- "Japanese album certifications – Fugees – The Score" (in Japanese). Recording Industry Association of Japan. Retrieved February 10, 2020. Select 1998年11月 on the drop-down menu
- "Dutch album certifications – Fugees – The Score" (in Dutch). Nederlandse Vereniging van Producenten en Importeurs van beeld- en geluidsdragers. Retrieved August 26, 2018. Enter The Score in the "Artiest of titel" box.
- "New Zealand album certifications – Fugees – The Score". Recorded Music NZ.
- "IFPI Norsk platebransje Trofeer 1993–2011" (in Norwegian). IFPI Norway. Retrieved November 12, 2021.
- "Wyróżnienia – Platynowe płyty CD - Archiwum - Przyznane w 1996 roku" (in Polish). Polish Society of the Phonographic Industry.
- Salaverrie, Fernando (September 2005). Sólo éxitos: año a año, 1959–2002 (PDF) (in Spanish) (1st ed.). Madrid: Fundación Autor/SGAE. p. 945. ISBN 84-8048-639-2. Retrieved 28 May 2019.
- "Guld- och Platinacertifikat − År 1987−1998" (PDF) (in Swedish). IFPI Sweden. Archived from the original (PDF) on 2011-05-17. Retrieved 23 January 2019.
- "The Official Swiss Charts and Music Community: Awards (Fugees; 'The Score')". IFPI Switzerland. Hung Medien.
- "British album certifications – Fugees – The Score". British Phonographic Industry.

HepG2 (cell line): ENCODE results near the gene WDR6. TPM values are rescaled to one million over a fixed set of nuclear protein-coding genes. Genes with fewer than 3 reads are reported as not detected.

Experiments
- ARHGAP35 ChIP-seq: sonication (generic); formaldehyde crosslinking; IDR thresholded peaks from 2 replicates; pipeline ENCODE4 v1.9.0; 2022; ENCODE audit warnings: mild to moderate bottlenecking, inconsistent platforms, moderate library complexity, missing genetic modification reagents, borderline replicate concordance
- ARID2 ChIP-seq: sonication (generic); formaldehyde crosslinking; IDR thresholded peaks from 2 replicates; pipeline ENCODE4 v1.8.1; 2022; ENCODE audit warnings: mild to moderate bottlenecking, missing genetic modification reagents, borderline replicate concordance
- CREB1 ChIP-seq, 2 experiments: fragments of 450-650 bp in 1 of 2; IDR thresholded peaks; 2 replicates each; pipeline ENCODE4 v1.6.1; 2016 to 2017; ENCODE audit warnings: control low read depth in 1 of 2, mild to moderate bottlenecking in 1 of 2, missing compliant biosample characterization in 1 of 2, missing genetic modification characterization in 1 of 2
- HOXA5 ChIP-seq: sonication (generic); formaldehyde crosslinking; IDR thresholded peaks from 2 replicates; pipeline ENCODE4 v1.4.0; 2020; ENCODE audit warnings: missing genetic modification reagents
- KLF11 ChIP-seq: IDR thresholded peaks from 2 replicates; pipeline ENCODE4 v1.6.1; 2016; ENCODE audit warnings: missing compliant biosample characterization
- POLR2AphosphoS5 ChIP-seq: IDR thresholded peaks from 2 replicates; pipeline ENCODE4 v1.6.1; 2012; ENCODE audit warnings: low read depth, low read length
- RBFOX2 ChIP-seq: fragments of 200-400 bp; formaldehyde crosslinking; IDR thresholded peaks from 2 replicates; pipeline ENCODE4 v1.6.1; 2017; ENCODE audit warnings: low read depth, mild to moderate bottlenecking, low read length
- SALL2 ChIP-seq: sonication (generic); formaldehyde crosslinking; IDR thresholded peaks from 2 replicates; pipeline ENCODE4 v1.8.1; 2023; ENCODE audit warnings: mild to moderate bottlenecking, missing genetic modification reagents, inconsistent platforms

- "American album certifications – Fugees – The Score". Recording Industry Association of America.
- "IFPI Platinum Europe Awards – 2004". International Federation of the Phonographic Industry.
- "Fugees Postpone Reunion Tour to Celebrate 25th Anniversary of 'The Score' — UPDATE". Billboard. 2021-10-30. Retrieved 2022-04-15.
- "The Fugees Cancel Reunion Tour Citing Pandemic Conditions". The Hollywood Reporter. 2022-01-21. Retrieved 2022-04-16.
- Brian Coleman (2007). Check the Technique. Random House. ISBN 978-0-8129-7775-2.
- Chris Nickson (1999). Lauryn Hill: She's Got That Thing. St. Martin's Paperbacks. ISBN 0-312-97210-5.
- Leah Furman, Elina Furman (1999). Heart of Soul. Ballantine Books. ISBN 0-345-43588-5.
- Nathan Brackett, Christian Hoard (2004). The New Rolling Stone Album Guide: Completely Revised and Updated 4th Edition. Simon and Schuster. ISBN 0-7432-0169-8.